Imagine you’re second in line for the throne of England, right behind your selfish, womanizing brother, your father the King is in ill health, and you have a terrible stutter that you just can’t control. Your father despises you for the impediment, your siblings tease you about it, your country is poised to enter World War II and that older brother desires to marry an American divorcee. Except the King of England can’t marry a divorced woman, meaning you’re next in line for the throne.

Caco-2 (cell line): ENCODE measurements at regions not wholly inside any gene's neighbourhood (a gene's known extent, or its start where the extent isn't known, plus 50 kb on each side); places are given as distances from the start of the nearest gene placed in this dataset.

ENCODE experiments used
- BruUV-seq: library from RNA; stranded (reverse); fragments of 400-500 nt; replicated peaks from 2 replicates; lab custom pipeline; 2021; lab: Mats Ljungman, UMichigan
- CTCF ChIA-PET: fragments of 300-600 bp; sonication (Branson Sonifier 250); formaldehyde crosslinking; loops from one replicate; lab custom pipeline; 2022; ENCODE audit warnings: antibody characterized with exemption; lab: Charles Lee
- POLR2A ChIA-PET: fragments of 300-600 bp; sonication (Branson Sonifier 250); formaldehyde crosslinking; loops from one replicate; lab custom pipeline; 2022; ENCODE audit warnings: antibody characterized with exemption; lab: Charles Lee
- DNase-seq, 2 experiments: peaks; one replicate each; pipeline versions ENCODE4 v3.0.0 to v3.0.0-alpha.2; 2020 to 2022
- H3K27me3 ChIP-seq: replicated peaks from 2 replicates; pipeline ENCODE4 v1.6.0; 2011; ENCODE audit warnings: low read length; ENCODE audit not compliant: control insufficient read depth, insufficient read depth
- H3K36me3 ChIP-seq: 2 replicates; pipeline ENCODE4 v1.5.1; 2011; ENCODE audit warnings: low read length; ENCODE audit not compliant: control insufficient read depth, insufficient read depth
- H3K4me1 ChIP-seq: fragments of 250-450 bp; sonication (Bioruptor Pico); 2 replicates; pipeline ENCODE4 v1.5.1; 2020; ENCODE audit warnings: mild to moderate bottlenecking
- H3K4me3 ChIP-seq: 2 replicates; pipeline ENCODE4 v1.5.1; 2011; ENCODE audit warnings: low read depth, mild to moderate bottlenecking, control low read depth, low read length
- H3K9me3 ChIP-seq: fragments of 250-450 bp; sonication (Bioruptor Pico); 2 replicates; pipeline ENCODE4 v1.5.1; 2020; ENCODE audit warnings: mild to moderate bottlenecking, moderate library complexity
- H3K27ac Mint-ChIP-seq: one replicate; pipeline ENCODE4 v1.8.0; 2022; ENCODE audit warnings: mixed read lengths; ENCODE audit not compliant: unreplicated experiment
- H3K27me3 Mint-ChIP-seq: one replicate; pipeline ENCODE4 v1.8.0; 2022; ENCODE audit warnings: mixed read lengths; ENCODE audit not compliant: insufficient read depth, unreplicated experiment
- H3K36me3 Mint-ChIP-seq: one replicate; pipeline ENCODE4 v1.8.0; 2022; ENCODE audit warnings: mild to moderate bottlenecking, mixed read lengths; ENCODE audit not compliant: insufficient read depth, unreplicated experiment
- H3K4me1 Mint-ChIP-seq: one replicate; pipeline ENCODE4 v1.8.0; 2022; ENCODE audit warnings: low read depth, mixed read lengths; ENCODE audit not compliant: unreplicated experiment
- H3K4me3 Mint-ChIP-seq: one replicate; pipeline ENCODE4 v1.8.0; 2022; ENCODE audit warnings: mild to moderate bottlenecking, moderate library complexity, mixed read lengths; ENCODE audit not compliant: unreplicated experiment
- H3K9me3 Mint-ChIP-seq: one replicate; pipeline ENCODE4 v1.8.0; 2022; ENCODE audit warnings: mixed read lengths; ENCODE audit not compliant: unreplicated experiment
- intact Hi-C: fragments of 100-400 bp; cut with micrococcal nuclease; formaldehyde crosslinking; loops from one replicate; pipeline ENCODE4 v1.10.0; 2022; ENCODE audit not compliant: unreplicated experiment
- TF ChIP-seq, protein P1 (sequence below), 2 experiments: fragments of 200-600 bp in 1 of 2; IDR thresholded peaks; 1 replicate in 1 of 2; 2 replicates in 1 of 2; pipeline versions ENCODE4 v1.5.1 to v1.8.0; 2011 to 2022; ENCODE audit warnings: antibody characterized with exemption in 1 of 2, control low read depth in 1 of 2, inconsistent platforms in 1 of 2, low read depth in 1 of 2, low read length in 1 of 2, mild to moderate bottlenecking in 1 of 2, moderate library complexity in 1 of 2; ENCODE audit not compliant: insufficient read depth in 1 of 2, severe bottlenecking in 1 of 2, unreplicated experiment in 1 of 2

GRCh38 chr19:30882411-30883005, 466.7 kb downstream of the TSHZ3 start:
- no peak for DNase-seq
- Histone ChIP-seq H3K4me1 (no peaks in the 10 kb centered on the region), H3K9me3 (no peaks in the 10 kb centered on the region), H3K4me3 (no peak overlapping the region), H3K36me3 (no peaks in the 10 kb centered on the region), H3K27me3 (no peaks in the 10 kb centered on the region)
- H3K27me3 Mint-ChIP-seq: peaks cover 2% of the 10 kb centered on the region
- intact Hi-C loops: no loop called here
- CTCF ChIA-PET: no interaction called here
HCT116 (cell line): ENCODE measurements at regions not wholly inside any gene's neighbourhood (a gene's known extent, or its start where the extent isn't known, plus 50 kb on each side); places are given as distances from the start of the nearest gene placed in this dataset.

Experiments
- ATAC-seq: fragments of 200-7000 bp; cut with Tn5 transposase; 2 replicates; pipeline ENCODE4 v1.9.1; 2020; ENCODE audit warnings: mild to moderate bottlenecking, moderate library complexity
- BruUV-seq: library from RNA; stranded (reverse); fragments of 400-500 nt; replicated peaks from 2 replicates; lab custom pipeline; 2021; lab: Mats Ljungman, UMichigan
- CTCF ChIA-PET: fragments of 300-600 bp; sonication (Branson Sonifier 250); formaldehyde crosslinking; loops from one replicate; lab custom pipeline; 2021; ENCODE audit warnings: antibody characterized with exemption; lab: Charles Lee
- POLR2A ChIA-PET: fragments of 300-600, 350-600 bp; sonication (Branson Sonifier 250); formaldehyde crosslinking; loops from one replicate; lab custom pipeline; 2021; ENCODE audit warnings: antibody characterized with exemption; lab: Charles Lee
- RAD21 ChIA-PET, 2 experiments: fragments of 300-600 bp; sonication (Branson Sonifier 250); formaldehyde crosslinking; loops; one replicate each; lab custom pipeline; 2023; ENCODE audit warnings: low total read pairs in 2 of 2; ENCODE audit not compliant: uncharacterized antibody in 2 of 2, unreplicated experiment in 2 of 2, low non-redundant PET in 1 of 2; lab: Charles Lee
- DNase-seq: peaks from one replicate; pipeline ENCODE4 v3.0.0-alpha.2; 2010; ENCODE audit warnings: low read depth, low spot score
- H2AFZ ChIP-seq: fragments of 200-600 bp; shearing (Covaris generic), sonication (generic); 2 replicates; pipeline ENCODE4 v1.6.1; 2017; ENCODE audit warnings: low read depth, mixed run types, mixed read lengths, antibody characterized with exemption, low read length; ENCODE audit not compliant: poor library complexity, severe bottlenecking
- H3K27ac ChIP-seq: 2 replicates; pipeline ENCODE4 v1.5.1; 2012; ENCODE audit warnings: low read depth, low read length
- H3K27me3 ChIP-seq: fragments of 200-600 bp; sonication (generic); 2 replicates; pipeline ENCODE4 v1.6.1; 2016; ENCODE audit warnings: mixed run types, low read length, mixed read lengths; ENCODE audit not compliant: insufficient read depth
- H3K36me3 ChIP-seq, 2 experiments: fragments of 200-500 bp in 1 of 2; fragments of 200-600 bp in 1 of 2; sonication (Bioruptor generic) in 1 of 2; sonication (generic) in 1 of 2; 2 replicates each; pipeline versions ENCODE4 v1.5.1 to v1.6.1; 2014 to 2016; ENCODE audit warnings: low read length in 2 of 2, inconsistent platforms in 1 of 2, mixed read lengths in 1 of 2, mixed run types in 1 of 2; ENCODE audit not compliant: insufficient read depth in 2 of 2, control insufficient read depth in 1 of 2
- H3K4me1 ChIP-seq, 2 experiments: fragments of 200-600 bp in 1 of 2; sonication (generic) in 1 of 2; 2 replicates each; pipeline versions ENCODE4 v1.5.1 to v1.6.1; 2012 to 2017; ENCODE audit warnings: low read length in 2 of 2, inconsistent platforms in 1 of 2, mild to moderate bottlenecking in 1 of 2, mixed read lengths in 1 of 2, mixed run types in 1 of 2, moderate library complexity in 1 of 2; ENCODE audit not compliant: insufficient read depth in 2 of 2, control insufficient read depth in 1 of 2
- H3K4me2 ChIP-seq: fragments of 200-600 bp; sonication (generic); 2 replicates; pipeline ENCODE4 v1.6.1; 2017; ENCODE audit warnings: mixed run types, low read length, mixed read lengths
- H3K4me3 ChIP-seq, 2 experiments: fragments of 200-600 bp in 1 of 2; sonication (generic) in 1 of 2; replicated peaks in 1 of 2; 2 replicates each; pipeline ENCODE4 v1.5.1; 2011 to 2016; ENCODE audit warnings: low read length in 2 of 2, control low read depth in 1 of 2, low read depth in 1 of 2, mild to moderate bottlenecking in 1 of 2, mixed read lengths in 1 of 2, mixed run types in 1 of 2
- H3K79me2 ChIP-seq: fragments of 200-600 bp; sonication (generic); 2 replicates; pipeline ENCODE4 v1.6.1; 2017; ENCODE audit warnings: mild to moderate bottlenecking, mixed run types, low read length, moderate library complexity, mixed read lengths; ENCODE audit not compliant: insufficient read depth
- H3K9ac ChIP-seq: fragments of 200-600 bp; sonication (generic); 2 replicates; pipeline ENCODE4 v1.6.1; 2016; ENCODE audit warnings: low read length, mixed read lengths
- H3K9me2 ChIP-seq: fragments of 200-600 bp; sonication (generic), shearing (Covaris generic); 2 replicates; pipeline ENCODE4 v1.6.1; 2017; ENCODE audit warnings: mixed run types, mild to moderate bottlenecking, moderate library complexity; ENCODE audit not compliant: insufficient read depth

The simplistic speech therapies of Logue and their miraculous results were also more than a bit reminiscent of the psychological treatment that the lovely Ingrid Bergman offers Gregory Peck to astonishingly positive results in Hitchcock’s Spellbound. Quick, simple solutions make for satisfying cinematic stories, but it was difficult to believe that even after he realized that “Mr. Johnson” was the Duke of York that Logue would have insisted on calling him Bertie and behaving towards him as one would to a friend at the corner pub.